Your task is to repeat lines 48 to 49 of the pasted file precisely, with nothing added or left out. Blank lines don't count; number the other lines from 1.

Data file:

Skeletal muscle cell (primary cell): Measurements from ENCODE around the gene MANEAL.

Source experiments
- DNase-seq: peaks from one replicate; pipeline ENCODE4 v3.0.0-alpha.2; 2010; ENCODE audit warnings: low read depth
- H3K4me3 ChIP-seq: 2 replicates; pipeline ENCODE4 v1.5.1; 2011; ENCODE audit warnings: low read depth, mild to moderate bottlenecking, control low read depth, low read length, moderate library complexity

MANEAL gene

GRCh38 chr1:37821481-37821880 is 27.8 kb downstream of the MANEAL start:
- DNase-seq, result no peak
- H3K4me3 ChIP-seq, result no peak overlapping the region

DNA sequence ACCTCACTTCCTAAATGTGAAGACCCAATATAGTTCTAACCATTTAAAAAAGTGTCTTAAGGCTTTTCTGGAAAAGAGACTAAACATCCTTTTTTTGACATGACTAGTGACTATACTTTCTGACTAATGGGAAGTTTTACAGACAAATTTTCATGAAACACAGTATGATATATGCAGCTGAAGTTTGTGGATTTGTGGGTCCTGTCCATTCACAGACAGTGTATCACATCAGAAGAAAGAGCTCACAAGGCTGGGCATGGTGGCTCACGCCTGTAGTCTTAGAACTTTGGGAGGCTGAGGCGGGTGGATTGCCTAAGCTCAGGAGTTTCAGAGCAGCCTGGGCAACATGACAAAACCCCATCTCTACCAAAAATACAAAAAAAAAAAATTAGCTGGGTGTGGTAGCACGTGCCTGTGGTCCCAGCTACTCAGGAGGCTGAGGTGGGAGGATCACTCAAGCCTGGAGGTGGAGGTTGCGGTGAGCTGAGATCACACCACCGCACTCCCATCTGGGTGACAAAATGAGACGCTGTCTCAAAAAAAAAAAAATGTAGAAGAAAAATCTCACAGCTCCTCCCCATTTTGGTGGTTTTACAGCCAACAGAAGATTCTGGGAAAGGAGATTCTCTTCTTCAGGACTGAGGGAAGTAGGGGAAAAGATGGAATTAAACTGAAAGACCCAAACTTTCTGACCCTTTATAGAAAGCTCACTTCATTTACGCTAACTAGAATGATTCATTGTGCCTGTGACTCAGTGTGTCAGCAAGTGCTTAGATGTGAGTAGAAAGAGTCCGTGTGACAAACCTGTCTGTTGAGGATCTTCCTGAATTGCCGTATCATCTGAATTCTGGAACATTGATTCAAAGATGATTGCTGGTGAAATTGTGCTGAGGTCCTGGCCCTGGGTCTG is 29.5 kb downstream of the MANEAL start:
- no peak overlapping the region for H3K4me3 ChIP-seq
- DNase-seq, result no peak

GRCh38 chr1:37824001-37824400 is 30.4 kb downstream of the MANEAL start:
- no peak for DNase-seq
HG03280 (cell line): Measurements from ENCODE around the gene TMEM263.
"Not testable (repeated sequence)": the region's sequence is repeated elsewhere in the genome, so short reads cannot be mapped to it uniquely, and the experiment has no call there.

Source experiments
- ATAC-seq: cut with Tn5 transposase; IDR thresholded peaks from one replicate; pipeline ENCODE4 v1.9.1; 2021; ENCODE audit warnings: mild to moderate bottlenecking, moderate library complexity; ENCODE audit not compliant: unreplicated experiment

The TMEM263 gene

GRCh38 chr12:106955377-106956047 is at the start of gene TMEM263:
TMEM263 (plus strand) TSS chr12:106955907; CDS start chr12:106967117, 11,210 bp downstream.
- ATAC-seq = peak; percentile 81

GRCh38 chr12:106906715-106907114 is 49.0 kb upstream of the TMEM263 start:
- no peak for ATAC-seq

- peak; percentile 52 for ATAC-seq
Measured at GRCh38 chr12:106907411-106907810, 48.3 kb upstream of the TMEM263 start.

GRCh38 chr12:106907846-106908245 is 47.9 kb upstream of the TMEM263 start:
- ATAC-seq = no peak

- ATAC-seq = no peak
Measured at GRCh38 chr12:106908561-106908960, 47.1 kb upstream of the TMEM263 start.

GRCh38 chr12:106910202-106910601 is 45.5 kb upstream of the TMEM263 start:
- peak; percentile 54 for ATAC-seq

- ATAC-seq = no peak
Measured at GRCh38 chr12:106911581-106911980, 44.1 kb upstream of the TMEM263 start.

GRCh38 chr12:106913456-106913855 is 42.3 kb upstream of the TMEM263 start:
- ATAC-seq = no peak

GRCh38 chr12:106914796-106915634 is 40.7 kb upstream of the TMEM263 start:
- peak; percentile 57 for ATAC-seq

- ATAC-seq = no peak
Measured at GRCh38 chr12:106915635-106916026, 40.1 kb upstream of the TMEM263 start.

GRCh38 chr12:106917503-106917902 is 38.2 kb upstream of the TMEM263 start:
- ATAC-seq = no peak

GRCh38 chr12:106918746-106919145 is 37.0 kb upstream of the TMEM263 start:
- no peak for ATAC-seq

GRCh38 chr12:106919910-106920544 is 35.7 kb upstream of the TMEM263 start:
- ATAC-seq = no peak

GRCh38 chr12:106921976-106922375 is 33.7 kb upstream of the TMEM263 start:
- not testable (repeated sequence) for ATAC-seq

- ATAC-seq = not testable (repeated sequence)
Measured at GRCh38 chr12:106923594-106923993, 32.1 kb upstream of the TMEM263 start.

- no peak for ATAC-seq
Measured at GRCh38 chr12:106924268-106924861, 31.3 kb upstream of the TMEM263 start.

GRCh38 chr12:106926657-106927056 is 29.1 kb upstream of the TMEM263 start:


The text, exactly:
- ATAC-seq = not testable (repeated sequence)
Measured at GRCh38 chr12:106923594-106923993, 32.1 kb upstream of the TMEM263 start.